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Chronic Health Conditions Can Affect Your Mental Health

A woman performs a regular blood sugar check

More than half of all American adults have at least one chronic health condition such as diabetes, heart disease, cancer, lung or kidney disease, or a chronic mental illness such as depression. A chronic condition lasts for more than a year and requires ongoing medical care. It may also limit your daily activities.

If you have a chronic health condition, it can be comforting to know that many other people do, too. But living with a chronic health condition can take a physical, psychological, and emotional toll on your health, especially if you have multiple chronic health conditions.

The Physical Health/Mental Health Connection

Having a chronic health condition is a risk factor for anxiety and depression. In fact, 51 percent of people living with Parkinson’s disease, 42 percent of people diagnosed with cancer, and 27 percent of people with diabetes have depression. Nearly one in five people who have had a heart attack or heart disease also have depression. Chronic health conditions can affect your attitude, mood, and sense of certainty about the future. They can also make you doubt what you’re capable of physically.

When people feel limited in their ability to participate in social or recreational activities, they often become reclusive, lonely, or hopeless. They might develop poor eating or sleeping habits, which worsens their health. It’s common for people to focus so much on their physical condition that they don’t get the mental health support they need.

“Chronic health conditions and mental health diagnoses often go hand in hand,” says Dr. Luz Ramos, Medical Care Director for Clinical Care Transformation at Independence Blue Cross. “When someone is dealing with these challenges, their low mental and physical states can create a negative cycle, making it harder to take care of their health.”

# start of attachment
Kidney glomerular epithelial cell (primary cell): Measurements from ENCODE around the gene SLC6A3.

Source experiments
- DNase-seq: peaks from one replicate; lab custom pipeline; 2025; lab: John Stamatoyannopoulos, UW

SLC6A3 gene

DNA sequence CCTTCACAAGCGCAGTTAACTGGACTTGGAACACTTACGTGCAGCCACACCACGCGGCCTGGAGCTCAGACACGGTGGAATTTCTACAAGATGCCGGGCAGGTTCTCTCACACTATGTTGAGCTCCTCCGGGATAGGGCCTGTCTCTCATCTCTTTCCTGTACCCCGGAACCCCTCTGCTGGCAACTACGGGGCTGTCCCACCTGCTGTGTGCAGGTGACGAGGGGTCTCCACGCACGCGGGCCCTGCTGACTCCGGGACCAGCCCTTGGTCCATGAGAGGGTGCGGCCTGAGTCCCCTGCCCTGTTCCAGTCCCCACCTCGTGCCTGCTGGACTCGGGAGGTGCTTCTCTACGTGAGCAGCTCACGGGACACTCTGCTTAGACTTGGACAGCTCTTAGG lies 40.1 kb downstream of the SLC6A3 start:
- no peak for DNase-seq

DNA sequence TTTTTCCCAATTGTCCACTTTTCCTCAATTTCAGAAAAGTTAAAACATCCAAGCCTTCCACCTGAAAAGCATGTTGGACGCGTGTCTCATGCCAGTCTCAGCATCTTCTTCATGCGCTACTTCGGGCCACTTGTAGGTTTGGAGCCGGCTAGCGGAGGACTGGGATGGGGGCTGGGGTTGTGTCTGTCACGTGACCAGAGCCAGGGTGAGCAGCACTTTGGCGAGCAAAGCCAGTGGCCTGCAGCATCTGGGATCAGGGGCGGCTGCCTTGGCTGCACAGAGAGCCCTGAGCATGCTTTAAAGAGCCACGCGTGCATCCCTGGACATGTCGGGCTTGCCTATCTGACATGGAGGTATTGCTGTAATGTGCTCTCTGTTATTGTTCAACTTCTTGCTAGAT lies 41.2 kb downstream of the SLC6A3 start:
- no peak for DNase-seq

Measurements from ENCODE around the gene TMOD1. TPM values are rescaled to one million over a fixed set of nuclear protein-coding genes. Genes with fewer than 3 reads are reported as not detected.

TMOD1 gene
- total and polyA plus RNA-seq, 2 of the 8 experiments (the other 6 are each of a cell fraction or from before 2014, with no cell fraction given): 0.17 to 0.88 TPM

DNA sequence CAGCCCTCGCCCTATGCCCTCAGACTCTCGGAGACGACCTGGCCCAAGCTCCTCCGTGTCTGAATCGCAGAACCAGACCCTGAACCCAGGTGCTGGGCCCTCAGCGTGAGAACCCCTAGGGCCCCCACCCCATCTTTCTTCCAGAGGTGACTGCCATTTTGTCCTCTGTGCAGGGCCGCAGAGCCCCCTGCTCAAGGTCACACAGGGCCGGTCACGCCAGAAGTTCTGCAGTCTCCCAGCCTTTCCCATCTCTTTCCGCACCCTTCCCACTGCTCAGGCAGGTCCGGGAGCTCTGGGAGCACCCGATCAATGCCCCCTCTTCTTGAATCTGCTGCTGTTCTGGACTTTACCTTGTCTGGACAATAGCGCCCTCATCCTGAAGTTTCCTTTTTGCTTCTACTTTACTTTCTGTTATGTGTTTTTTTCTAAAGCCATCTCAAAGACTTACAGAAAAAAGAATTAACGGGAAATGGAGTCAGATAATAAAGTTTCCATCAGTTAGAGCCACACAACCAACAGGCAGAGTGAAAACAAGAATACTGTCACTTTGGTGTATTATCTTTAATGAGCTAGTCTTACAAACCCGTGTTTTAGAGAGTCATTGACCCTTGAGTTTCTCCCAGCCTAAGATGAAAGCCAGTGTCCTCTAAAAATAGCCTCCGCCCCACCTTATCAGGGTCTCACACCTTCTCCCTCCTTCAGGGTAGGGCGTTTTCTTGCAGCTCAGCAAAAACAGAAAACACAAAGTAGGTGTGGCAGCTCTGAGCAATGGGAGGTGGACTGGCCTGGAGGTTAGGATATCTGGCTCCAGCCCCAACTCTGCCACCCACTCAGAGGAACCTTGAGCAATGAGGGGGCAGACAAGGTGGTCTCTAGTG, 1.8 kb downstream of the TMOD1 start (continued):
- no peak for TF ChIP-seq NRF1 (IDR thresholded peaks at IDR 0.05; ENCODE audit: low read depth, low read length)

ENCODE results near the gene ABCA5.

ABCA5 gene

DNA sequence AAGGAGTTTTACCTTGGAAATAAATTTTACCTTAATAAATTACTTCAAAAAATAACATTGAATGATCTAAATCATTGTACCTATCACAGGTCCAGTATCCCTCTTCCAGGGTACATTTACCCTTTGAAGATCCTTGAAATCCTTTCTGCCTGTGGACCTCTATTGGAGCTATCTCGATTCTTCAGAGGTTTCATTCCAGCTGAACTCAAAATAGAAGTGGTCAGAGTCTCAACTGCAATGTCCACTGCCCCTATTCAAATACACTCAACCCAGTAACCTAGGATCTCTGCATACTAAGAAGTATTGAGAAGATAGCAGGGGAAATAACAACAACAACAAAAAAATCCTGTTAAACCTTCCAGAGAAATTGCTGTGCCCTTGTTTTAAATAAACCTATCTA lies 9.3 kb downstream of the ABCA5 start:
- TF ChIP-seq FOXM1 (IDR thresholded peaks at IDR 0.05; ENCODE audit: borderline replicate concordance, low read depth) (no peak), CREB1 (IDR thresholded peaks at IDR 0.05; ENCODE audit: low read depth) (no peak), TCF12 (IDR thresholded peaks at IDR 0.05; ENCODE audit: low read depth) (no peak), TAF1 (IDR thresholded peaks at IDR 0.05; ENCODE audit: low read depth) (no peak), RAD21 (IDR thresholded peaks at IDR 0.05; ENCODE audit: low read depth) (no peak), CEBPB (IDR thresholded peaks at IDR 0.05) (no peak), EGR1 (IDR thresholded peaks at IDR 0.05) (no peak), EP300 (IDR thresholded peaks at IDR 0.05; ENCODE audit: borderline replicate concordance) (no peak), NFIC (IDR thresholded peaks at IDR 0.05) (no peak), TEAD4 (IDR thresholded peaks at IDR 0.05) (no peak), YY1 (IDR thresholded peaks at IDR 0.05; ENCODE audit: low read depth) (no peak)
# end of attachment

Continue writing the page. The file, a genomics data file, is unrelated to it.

Overcoming Chronic Health Challenges

Living with a chronic health condition can be difficult, but you don’t have to face it alone. Most chronic health conditions, whether physical or mental, can be managed.

“Sometimes, the biggest challenge people face is knowing where to start and who to reach out to,” says Dr. Ramos. “The best place to start is with a primary care provider who can look at your chronic conditions and mental health hand in hand. They can send you to specialists for any follow-ups needed, and help you navigate through the complex health care system – both for physical and mental health needs.”

There are other ways people living with chronic health conditions can improve their well-being. The National Institute of Mental Health suggests the following:

  • Exercise regularly. Being active doesn’t have to mean training for a marathon or lifting heavy weights. Thirty minutes of walking every day can boost your mood and health.
  • Eat a balanced diet. Good food choices can improve energy, mood, and health outcomes.
  • Get enough sleep. Sticking to a regular sleep schedule and getting enough rest is important for your mental, physical, and emotional health. When you’re well-rested, you can take better care of yourself.
  • Practice gratitude. Reminding yourself daily about the things you are grateful for can have positive effects on your mental health.
  • Stay connected. Spending time with loved ones who provide emotional and practical support can improve your well-being.

Many hospitals and patient organizations also offer online or in-person support groups where people with the same health condition can share their experiences and find helpful resources as well as a sense of community. For some, it can also be meaningful and empowering to participate in fundraising walks, research advocacy, or other activities that support those affected by the condition.

“While living with chronic health conditions can be challenging, it’s important to understand that health and medical care should always focus on the whole person,” says Dr. Ramos. “Physical and mental health are connected, and by taking care of one, you can take care of the other.”

For resources on chronic health conditions, visit:

For more information about mental health, self-care strategies, and where to find help, visit

IBX Insights Team

The IBX Insights Team is here to provide tips on using your health insurance and living a healthy life.